Windfalls and compromise

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By Steven T. Jones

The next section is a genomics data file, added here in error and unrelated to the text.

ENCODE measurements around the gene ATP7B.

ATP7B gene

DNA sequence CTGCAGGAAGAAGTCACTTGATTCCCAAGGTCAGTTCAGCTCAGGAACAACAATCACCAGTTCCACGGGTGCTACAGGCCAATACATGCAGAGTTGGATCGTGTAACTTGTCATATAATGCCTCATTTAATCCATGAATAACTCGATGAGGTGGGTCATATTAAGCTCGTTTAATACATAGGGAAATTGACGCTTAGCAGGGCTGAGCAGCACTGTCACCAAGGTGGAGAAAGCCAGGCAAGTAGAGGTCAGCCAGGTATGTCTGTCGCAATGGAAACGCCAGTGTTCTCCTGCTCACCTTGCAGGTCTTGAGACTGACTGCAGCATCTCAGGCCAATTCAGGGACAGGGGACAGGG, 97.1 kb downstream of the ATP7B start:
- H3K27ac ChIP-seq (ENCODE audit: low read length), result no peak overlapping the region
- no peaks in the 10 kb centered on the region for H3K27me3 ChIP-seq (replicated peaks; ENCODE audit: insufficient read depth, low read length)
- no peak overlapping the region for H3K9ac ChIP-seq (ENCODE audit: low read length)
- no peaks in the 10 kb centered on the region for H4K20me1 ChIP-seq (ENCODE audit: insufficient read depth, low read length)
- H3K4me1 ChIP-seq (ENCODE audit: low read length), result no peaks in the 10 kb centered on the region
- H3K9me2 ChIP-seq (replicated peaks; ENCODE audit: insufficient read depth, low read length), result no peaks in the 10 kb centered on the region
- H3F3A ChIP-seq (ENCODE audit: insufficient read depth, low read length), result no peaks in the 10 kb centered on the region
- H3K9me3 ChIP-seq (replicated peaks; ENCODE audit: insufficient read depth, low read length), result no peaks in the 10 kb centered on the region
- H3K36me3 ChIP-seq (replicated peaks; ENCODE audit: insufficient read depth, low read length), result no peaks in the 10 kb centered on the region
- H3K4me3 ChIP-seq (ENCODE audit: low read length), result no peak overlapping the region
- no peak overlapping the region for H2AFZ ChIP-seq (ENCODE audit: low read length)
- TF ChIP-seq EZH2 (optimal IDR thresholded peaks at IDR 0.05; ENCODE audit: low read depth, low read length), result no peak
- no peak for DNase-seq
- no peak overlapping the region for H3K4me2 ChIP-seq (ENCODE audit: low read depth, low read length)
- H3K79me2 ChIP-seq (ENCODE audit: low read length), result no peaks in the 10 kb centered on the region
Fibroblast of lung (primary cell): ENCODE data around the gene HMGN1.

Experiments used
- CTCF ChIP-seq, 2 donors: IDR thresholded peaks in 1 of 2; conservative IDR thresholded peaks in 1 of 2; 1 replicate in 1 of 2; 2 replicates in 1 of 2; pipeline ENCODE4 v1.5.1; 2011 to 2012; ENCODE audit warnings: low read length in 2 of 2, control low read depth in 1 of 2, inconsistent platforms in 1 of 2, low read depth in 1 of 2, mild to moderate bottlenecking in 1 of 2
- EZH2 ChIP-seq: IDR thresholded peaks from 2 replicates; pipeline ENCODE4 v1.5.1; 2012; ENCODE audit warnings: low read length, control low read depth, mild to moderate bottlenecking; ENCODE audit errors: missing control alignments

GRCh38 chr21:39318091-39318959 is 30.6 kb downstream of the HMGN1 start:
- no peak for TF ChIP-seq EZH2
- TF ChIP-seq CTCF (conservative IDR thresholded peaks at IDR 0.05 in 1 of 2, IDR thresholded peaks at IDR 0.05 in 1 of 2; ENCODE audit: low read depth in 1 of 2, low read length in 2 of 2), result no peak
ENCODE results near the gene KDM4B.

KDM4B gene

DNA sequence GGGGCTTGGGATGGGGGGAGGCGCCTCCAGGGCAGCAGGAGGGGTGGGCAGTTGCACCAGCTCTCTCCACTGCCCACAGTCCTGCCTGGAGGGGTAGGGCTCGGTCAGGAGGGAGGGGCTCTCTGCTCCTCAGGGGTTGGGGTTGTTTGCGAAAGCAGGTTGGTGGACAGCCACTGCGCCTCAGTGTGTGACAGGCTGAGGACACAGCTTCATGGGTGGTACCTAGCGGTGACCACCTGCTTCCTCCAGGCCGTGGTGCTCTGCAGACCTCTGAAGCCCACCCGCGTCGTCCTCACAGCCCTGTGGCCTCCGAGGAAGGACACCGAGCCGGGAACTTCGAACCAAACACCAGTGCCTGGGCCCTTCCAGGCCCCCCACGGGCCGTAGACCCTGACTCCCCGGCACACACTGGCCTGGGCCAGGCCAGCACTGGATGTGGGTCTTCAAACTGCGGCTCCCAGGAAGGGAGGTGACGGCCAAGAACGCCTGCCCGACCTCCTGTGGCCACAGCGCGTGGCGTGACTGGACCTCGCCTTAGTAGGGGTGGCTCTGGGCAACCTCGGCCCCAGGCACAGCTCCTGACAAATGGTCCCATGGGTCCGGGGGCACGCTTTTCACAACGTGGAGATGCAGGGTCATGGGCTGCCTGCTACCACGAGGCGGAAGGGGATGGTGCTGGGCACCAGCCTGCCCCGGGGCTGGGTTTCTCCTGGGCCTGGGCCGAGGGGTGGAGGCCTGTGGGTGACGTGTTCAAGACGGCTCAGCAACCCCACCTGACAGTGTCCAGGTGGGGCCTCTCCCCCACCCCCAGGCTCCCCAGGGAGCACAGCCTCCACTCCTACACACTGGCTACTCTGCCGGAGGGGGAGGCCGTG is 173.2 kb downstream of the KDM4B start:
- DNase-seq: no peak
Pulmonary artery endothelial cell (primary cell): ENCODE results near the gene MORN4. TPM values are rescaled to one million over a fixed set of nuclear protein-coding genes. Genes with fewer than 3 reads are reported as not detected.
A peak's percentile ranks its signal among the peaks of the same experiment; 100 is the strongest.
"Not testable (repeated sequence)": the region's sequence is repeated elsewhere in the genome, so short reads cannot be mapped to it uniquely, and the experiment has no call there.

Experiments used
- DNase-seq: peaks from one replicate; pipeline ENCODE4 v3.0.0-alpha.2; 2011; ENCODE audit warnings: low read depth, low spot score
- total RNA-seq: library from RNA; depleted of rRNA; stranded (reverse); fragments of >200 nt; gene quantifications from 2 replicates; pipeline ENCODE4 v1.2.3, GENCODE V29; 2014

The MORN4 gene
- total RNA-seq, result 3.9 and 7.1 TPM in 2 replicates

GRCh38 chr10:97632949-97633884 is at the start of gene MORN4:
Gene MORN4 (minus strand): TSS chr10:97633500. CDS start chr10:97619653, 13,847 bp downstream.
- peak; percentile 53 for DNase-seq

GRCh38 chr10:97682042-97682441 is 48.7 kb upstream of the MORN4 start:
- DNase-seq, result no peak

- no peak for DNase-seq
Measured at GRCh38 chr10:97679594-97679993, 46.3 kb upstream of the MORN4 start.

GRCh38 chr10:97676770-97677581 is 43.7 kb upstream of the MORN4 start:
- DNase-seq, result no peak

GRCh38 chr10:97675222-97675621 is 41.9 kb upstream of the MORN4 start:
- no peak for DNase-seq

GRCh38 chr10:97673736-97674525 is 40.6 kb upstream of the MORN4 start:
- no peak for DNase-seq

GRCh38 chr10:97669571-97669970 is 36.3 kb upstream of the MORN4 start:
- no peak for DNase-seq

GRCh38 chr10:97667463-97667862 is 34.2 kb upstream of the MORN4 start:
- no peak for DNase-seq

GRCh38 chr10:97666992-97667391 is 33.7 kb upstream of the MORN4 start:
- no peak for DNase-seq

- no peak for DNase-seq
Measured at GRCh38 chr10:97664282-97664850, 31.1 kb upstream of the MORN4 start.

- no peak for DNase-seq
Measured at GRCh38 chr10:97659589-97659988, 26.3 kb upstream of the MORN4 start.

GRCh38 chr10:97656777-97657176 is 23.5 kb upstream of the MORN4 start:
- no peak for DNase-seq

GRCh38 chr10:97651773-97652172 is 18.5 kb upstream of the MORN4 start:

For anyone who could sort through the sometimes mind-numbing minutiae of land use economics and regulation, today's Board of Supervisors Land Use Committee contained some interesting insights. Sup. Chris Daly has been trying to strengthen the city's inclusionary housing ordinance -- which now requires most developers build some below market rate units in their projects (12 percent if done on-site, 17 percent for off-site, or an in-lieu fee) -- by increasing the percentages to 20-25, changing who qualifies to buy them and how they're sold, and a few other tweaks. But a consultant report that came out Friday concluded that developers wouldn't build at that level because that would drop their take below their minimum required 28 percent profit margin for big high rises (or a profit of around $250 million). Daly and housing activists who worked on the ordinance, including Calvin Welch, expressed astonishment developers required that much profit before they'd build, but they read the political handwriting and lowered their percentages to 15 and 20 percent, which pencil out. "What we were confronted with last Friday was political death," Welch told me. But now, after that and a change grandfathering in current projects, the ordinance has the support from both the Mayor's Office and leaders in the development community, although the committee punted it for a week to deal with a few details. There's lots more to say about all this, but I'll save most of it for my article in next week's paper.